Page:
I installed a Class III 2-inch receiver hitch from Draw-Tite (about $200) with bolts through factory-drilled holes (no drilling required). Then, instead of a plow, I purchased a Freedom Mobility Scooter Lift and hitch for $1,300, and installed that into the hitch receiver. The only modification I made when I installed it was to replace the supplied hardware with hardened-steel (Class 6 or 8 hardness) nuts and bolts, as I didn’t want the hardware shearing off while running down the highway at 65 mph with an electric scooter mounted on the grill.


At the back end of our pickup truck is a heavy tailgate that takes a lot of strength to lower and lift — really too much for Sandy and me now. The solution was a $25 GoGear EASYLIFT torsion bar from Hopkins Manufacturing. There are variations on the market, some hydraulic, but ours only required I removed the tailgate and drilled two ¼-inch holes on each side of the truck bed to insert each end of the C-shaped bar. The bar sits between the gate and the truck bed, serving as a steel spring that removes about 80 percent of the gate weight. The tailgate now feels as if it weighs less than 5 pounds, and I’m able to lower and close it while sitting on my scooter.

Hitching the boat trailer to the truck was another challenge that needed rethinking. I tackled that by first installing an Atwood Power Jack with Robofoot (about $350), load-tested for 3,000 pounds and bolted onto the trailer tongue. It’s 12-volt DC powered, plugs into a separate battery box with a 12-volt battery mounted directly to the trailer tongue. It makes lifting the trailer tongue effortless with the push of a rocker switch.

A few years ago, I came across a neat gadget that helps me accurately back up the hitch ball under the trailer hitch. The iBall wireless trailer hitch camera cost about $200. The 12-volt monitor plugs into the truck’s cigarette lighter socket, while the magnetic-mount submersible camera overlooks the hitch ball and runs on a lithium-ion rechargeable battery.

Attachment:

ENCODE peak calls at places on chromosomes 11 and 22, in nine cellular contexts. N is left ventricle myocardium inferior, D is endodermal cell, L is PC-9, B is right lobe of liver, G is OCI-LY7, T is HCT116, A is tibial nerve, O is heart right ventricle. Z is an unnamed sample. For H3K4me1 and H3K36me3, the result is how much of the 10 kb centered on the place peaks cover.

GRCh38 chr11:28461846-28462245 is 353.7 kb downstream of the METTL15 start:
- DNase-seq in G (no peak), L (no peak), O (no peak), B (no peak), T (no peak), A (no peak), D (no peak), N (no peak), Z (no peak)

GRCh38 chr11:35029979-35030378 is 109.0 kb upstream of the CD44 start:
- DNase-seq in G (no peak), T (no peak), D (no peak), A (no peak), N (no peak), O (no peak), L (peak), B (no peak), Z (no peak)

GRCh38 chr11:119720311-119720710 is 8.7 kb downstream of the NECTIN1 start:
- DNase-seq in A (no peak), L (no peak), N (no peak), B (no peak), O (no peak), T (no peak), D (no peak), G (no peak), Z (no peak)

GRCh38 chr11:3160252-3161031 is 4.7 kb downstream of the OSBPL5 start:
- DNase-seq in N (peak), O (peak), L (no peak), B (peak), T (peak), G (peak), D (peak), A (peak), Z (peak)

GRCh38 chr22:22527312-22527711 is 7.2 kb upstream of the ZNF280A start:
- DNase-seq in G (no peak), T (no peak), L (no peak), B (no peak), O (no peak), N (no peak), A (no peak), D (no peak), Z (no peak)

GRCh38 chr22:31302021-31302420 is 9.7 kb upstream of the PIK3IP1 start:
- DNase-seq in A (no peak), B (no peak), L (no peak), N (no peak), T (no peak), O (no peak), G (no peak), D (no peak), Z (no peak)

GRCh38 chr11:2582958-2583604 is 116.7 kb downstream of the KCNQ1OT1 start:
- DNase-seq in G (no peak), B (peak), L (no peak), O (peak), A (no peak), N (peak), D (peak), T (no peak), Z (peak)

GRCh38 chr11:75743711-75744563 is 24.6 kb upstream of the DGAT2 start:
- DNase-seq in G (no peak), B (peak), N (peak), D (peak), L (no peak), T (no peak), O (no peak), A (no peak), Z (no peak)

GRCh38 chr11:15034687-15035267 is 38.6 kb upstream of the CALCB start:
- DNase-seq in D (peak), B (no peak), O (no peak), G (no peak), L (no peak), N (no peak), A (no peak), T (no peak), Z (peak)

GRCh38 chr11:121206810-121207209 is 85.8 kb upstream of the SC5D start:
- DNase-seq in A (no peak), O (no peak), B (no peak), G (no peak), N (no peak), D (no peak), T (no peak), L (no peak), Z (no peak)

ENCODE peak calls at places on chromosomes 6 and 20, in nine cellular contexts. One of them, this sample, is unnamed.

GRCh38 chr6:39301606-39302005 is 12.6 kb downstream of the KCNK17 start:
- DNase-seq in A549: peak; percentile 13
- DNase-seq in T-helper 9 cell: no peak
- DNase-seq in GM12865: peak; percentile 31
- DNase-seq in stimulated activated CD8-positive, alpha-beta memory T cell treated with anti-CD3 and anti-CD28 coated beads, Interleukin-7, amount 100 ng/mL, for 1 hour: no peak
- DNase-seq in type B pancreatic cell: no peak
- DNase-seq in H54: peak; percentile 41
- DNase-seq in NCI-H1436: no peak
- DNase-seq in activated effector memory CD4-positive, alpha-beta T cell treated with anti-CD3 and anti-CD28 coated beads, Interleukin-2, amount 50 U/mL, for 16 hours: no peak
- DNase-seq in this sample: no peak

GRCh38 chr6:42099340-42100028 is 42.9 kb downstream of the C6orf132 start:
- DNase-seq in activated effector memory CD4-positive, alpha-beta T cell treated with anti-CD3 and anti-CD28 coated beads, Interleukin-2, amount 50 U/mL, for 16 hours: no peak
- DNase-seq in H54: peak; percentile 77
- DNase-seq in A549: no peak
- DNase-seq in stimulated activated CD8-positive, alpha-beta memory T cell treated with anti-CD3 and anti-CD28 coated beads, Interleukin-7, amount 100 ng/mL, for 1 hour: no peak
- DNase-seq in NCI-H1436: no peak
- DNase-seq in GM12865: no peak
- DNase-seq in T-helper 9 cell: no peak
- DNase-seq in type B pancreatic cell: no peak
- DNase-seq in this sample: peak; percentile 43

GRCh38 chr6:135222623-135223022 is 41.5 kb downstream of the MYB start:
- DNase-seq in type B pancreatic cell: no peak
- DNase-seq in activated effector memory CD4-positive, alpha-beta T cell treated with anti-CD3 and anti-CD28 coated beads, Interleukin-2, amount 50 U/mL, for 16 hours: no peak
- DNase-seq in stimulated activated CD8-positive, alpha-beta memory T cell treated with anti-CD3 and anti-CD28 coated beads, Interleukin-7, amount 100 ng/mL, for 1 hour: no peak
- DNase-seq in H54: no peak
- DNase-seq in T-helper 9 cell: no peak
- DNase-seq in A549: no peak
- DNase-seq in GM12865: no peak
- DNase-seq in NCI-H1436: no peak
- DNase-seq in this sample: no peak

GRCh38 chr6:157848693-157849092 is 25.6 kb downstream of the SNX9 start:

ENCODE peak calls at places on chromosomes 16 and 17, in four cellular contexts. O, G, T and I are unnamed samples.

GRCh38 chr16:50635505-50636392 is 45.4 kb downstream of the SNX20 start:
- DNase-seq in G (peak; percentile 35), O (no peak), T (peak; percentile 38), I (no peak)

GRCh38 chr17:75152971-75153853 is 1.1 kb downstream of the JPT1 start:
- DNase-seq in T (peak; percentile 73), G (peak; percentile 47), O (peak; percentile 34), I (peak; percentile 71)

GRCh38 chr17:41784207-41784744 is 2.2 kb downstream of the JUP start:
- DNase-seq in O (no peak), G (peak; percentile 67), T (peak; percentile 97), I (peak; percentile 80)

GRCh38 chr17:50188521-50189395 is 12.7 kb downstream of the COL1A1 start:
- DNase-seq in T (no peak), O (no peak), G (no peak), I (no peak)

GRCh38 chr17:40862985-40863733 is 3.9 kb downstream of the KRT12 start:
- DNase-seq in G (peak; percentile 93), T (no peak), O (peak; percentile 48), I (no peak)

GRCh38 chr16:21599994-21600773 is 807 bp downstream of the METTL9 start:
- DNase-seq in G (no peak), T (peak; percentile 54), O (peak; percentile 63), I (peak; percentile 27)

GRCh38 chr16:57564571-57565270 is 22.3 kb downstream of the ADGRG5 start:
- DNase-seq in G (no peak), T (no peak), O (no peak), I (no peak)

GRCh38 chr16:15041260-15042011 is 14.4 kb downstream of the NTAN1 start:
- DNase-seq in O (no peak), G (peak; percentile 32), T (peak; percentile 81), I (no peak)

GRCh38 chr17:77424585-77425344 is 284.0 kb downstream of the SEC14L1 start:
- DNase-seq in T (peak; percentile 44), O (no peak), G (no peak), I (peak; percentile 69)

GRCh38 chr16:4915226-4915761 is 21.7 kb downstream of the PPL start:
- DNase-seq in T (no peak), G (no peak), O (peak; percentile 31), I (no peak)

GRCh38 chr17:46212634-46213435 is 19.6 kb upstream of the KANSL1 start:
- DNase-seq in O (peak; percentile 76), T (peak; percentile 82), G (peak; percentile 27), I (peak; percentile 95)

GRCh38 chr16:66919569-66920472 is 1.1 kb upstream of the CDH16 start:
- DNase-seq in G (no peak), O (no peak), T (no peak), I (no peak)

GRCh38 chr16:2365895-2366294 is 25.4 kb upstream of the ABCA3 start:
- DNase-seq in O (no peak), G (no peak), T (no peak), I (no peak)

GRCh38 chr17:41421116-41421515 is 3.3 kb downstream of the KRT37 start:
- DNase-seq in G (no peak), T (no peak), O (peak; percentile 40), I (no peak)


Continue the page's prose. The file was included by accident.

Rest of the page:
Creature Comforts

Out on Lake Cumberland, the sun can get pretty hot, and our retractable bimini top was becoming a handful for us to extend. I addressed that by purchasing and installing the PWR-ARM automatic electric-powered pontoon bimini top system from Schwintek for about $800. Twin rotary actuators (port and starboard) wired to the boat battery raise and lower the top in seconds. With a remote key fob (or a switch on the helm), I can simply sit in the captain’s seat and open or retract the bimini.

The fold-down swim ladder that came with the boat was no longer of any use to me. But taking a refreshing dip was still possible with a product from Aqua-Stairs, which manufactures foldable aluminum staircases with 16-inch-wide steps that rear mount to the deck and extend outward and deep into the water, allowing a swimmer to literally walk back onto the boat. Its universal design makes it a direct replacement for the old vertical ladder shipped with pontoon boats, with no modification needed. The cost for the stairs was about $500, but it was well worth it to us.

So How Do We Go Boating Today?

Here’s our routine, which isn’t that much different from anyone else’s, or as before my Parkinson’s diagnosis: I handle the truck as before, drive to our local boat-launch ramp, Sandy climbs aboard Loony Toons and prepares for launch. I back down the ramp with Sandy already aboard and at the helm. Once splashed, she lowers the outboard, glides off the trailer then secures the boat to a nearby dock. Meanwhile, I park the truck, walk (more like hobble) to the front of the truck, lower my electric scooter lift, climb onto the scooter, and drive onto the floating docks, where Sandy lowers the side door/boarding ramp, and I slowly drive on.

The Steeles keep their pontoon boat in a storage garage for efficient trailering.

Boating is not as simple as it once was, but it’s still a part of our lives and is still giving us both such joy. We recently had a wonderful full day on Lake Cumberland, cruising to a local eatery set on Conley Bottom Resort’s massive floating docks. We docked and secured our boat, then I scootered off Loony Toons for another great dockside lunch with my wife.

Cliff Steele

Contributor, BoatUS Magazine